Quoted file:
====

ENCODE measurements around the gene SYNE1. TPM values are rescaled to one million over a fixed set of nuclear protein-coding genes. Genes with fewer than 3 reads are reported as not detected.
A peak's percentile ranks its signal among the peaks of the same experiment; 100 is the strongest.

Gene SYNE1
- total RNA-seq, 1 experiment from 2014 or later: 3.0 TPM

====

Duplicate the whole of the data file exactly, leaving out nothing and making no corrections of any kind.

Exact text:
ENCODE measurements around the gene SYNE1. TPM values are rescaled to one million over a fixed set of nuclear protein-coding genes. Genes with fewer than 3 reads are reported as not detected.
A peak's percentile ranks its signal among the peaks of the same experiment; 100 is the strongest.

Gene SYNE1
- total RNA-seq, 1 experiment from 2014 or later: 3.0 TPM